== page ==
Effect of pad use on quality of life in women with urinary incontinence: a mixed methods study

McCreary M1, Hunter K F1, Rajabali S1, Milsom I2, Wagg A3

Research Type

Clinical

Abstract Category

Continence Care Products / Devices / Technologies

Abstract 583
Open Discussion ePosters
Scientific Open Discussion ePoster Session 28
Friday 31st August 2018
12:55 - 13:00 (ePoster Station 10)
Exhibition Hall
Urgency Urinary Incontinence Stress Urinary Incontinence Quality of Life (QoL) Conservative Treatment
1. University of Alberta, Edmonton, Alberta, Canada, 2. Sahlgrenska Academy, University of Gothenburg, Sweden, 3. University of Alberta, Edmonton, Alberta, Canada, Sahlgrenska Academy, University of Gothenburg, Sweden
Presenter
M

Megan McCreary

Links

Poster

Abstract

Hypothesis / aims of study
For many women, incontinence is an embarrassing condition with an adverse effect on quality of life and social functioning for which many women delay seeking healthcare or do not seek it at all [1]. Despite a wide range treatments available, many women rely on the use of containment products to manage daily life. Whilst it may be assumed that use of pads is an effective means by which social continence is achieved, there is little evidence on the extent to which their use is associated with any impact on quality of life. This study aimed to assess the feasibility of conducting a formal trial on pad use and quality of life in women and to provide insight into women’s perception of urinary incontinence and pad usage.
Study design, materials and methods
This mixed methods study [2] consisted of a quasi-experimental quantitative assessment of quality of life followed by a qualitative phase of semi-structured interviews. Participants were recruited using print and digital media. Community dwelling women ≥ 18 years who had not previously used containment products for their urinary incontinence were included. Women with faecal incontinence or cognitive impairment were excluded. Using data on minimally important difference in improvement of quality of life from conservative treatment of stress incontinence using ICIQ-LUTSQoL (3.71) [3]  to calculate a sample size resulted in 23 women being required to detect a true difference with 80% power with an alpha of 0.05. Data were used to calculate an effect size with pads in order to inform a fully powered trial design.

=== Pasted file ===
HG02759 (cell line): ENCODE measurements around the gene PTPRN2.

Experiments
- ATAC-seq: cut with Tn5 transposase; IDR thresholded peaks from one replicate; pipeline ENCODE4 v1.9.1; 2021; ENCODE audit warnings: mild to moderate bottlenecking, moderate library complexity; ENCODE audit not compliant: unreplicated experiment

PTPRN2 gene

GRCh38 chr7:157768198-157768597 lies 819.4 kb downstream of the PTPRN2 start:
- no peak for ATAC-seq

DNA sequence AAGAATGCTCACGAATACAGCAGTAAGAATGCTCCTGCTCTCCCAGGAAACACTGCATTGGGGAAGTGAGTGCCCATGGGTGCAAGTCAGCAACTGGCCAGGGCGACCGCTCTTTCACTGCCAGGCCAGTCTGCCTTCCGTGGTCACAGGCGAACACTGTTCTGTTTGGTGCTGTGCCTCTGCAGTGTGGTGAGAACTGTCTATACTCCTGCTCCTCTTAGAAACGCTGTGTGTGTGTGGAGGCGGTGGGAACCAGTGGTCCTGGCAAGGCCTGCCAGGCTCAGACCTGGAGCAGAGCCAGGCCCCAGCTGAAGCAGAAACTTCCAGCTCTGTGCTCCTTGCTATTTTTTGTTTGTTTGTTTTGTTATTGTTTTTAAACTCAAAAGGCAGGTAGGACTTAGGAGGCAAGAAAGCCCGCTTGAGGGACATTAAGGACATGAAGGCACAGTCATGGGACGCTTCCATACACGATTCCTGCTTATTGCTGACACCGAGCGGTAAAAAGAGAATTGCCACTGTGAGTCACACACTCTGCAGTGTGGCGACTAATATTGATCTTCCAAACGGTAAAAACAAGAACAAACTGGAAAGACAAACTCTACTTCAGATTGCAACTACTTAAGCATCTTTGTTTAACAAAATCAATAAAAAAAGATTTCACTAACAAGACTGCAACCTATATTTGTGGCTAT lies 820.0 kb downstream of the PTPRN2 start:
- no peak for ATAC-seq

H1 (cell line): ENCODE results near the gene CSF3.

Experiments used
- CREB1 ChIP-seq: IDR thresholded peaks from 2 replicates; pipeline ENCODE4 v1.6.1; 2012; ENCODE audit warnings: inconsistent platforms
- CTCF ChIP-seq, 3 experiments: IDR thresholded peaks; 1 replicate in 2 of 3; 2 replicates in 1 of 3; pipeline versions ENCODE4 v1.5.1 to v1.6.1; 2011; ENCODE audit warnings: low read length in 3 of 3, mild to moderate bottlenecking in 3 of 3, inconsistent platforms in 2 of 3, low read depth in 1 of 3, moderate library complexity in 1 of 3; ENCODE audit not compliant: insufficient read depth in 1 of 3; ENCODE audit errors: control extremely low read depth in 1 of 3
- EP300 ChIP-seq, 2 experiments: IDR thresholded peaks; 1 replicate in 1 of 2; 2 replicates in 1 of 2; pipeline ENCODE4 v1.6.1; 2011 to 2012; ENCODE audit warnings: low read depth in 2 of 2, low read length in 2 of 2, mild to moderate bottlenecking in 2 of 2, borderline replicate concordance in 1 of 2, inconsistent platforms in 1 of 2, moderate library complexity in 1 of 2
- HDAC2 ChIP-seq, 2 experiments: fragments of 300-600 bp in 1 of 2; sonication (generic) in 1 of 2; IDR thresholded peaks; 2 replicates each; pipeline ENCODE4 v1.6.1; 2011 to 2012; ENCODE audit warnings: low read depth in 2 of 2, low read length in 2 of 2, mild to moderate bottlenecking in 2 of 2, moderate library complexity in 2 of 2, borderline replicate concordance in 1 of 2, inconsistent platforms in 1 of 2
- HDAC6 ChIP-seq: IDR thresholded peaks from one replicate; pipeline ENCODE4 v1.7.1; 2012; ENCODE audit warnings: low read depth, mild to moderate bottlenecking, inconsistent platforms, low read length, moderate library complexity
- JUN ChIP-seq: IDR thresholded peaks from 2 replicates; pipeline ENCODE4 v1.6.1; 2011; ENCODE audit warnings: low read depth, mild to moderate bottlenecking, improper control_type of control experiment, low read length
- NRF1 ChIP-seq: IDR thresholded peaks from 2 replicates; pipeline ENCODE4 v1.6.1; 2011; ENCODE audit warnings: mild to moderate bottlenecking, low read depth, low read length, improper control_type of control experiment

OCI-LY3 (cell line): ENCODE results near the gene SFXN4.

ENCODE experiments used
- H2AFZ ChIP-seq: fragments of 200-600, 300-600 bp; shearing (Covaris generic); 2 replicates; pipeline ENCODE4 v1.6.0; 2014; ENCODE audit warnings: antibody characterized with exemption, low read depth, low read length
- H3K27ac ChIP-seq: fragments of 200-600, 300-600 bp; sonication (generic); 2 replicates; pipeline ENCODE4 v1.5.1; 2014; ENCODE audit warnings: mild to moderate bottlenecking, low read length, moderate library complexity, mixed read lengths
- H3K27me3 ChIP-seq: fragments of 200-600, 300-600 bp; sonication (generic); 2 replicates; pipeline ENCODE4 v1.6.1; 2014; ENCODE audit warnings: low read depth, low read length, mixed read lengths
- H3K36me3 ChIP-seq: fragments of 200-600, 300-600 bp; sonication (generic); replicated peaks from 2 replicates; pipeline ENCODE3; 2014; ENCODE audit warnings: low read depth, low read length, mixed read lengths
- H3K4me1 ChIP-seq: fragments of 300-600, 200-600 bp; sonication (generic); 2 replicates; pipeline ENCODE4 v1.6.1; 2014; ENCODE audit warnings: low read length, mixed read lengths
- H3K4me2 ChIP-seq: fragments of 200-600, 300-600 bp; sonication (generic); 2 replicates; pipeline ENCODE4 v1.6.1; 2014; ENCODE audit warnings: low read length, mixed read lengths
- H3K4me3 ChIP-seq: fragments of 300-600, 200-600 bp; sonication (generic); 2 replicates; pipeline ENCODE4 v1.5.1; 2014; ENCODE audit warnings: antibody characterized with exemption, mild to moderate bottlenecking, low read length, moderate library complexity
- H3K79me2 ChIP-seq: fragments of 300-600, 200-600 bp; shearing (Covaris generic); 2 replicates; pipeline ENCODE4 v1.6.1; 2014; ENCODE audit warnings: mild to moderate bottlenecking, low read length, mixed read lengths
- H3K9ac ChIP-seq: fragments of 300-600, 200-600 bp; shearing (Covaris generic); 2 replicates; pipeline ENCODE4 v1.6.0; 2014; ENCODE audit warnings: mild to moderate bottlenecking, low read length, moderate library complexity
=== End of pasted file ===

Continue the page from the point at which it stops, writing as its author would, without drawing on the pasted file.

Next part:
Each woman received a six-week supply of pads. Questionnaires were administered at baseline and six weeks later. Demographics data included age, parity, medical comorbidities, and medication use. Incontinence was assessed using the ICIQ-FLUTS long form and the Sandvik Severity Index. ICIQ-LUTSQoL, EQ-5D, and PADPROM were used to measure quality of life. Descriptive and comparative statistics were completed using SPSS v24.0. 
Convenience sampling of survey respondents was used to recruit participants for the interview. A semi-structured interview guide was constructed focusing on perceptions of utility, benefit, and disadvantages of containment products for incontinence as related to their quality of life. Interviews were digitally recorded and transcribed verbatim. The first interview was independently coded by two researchers to develop a coding framework. The remaining interviews were analyzed using a content analysis approach, adding new codes to the framework as they were identified. The codes were then collapsed into categories and finally themes. Reflexive notes were kept throughout analysis.
Results
Of 95 women screened, 22 women of mean (SD) 62 (16.9) years of age were included in the study. Table 1 shows baseline and 6 week data from the study.  Results in all subdomains of the ICIQ-LUTSQoL short form except "worry about smell" (p=0.017) and " change clothes when wet" (p=0,025) showed no change following 6 weeks pad use.  Using the mean change in ICIQ-LUTSQoL total score (1.81), the study resulted in an effect size, d, of 0.23, giving a required sample size for a fully powered trail of 151 women (power 0.82, alpha 0.05).